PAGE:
This is designed as a general overview to provide a basic layman's understanding of testing and CML. I will avoid the jargon and keep this somewhat short, so this will not cover everything in detail. Always discuss your testing requirements with your doctor/Oncologist.
There are tests to diagnose CML, evaluate response to drug therapy, assess the levels of the disease, and to check for specific problems. Among these are Complete Blood Count (CBC), Bone Marrow Biopsy (BMB), Bone Marrow Aspiration (BMA), Cytogenetics Testing, Fluorescence In Situ Hybridization (FISH) testing, Polymerase Chain Reaction (PCR) testing, Comprehensive Metabolic Panel (CMP) testing, Kinase Domain Mutation testing, Gleevec Blood Level testing, and miscellaneous other tests.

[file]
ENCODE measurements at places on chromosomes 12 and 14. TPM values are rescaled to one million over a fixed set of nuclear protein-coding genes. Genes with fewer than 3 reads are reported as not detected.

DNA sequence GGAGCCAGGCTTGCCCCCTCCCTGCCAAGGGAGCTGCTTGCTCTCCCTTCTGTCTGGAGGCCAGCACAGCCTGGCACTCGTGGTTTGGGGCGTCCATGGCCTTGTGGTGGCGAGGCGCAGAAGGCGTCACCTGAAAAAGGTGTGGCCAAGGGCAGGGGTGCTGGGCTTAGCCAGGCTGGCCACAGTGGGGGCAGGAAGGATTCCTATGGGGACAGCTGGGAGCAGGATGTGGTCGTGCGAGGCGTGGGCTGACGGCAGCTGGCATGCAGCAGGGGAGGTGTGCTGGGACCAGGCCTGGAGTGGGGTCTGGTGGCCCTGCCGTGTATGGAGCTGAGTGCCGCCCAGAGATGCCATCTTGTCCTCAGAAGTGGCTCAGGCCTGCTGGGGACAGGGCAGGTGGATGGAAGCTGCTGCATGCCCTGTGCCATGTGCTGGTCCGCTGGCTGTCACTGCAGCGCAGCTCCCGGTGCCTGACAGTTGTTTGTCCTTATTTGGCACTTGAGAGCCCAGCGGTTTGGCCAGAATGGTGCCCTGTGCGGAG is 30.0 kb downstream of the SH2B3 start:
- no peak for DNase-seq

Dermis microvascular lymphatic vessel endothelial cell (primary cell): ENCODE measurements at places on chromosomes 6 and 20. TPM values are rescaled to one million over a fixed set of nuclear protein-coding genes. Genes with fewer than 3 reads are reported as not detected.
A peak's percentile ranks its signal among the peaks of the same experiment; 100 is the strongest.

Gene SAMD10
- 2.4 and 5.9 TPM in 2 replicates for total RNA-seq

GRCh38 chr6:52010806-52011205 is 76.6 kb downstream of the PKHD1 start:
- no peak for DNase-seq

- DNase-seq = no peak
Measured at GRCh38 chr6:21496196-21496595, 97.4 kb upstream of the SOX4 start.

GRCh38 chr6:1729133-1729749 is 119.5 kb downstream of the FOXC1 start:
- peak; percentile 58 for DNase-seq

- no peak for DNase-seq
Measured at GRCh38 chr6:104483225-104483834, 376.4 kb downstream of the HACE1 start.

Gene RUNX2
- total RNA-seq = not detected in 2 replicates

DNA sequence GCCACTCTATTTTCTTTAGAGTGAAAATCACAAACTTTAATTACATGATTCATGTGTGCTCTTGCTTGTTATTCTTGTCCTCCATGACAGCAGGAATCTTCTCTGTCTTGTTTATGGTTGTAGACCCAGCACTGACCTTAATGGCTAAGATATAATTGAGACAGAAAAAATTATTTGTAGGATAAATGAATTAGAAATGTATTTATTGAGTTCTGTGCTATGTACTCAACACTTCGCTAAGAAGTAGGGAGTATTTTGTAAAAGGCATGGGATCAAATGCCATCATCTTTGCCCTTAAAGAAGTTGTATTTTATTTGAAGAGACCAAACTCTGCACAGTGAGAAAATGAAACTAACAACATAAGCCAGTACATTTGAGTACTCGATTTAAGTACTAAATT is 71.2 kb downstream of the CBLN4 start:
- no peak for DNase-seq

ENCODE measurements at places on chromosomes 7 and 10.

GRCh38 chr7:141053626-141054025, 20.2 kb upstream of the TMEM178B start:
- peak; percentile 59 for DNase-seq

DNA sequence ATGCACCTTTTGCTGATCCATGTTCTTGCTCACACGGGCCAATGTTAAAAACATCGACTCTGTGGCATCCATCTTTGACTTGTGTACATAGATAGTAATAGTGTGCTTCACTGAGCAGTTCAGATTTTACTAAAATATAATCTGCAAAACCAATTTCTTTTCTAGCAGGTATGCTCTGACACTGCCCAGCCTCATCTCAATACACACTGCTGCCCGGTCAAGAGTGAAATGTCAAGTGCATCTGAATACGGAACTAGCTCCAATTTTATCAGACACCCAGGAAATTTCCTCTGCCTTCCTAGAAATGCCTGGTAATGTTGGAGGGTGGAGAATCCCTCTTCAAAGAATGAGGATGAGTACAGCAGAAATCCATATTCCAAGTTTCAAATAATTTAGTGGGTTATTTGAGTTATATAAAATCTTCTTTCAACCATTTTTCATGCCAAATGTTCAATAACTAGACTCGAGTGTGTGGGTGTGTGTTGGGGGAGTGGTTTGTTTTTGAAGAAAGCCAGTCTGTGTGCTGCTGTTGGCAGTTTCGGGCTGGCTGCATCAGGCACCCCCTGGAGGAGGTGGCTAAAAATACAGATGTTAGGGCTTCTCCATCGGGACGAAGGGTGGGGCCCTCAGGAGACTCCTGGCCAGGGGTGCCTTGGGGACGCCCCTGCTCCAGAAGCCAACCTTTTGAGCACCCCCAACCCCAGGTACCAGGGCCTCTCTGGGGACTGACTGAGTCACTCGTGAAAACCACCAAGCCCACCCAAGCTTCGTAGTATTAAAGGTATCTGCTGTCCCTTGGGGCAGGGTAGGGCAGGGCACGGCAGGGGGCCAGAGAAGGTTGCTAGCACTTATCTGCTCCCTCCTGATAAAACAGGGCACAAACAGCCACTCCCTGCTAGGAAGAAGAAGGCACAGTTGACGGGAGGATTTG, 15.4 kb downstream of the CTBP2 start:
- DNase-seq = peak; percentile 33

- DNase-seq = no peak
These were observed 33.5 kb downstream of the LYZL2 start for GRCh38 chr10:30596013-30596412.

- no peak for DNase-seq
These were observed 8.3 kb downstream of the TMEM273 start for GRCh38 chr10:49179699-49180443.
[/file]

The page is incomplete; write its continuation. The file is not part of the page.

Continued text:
When a person is suspected of having CML, testing is done to confirm the diagnosis. A Complete Blood Count (CBC) test will usually show a very high white blood cell (WBC) count, and may also show high platelets (PLT) and other abnormalities. But this does not confirm that a person has CML. The confirmation of CML is usually done by Cytogenetics Testing (cell testing) on white blood cells taken during a Bone Marrow Biopsy (BMB) process. During a BMB, a core sample is taken from the hip bone using a hollow needle, and marrow cells are collected that cling to that bone sample. During the same procedure, fluid from the hip marrow is also taken out by a syringe, and this second part is called a Bone Marrow Aspiration (BMA). So the BMA aspirate or fluid is extracted through the hole created during the BMB. Cytogenetics Testing is done on the core sample and aspirate fluid, whereby approximately 20 marrow cells are thoroughly examined in the lab for abnormalities, including the leukemic Philadelphia Chromosome (Ph+ chromosome), which is the indicator of CML, and a diagnosis can be made. The sample is also checked for other abnormalities, including secondary chromosome mutations, high blast count (immature WBCs), and other abnormalities such as marrow fibrosis, abnormal cell morphology (shapes and sizes), etc. So a BMB at diagnosis is critical to ensure a proper diagnosis. The aspirate fluid may also be tested by FISH and/or PCR testing to determine the relative amount of leukemic cells in the body (see later explanations). A follow-up BMB might be done again at six months post-diagnosis, and then every 12-18 months after that, or sooner if other tests show a suspected problem such as loss of response to drug therapy. BMBs are likely to be decreased in frequency or stopped altogether after the person has reached Complete Cytogenetic Response (CCR or CCyR) and certainly after reaching a 3 log response by PCR. When therapy reduces the levels of CML disease to where the Cytogenetics Testing (BMB or FISH) can no longer detect any Ph+ chromosome cells, that person has achieved a CCyR. CCyR is roughly equivalent to a 2 log reduction by PCR.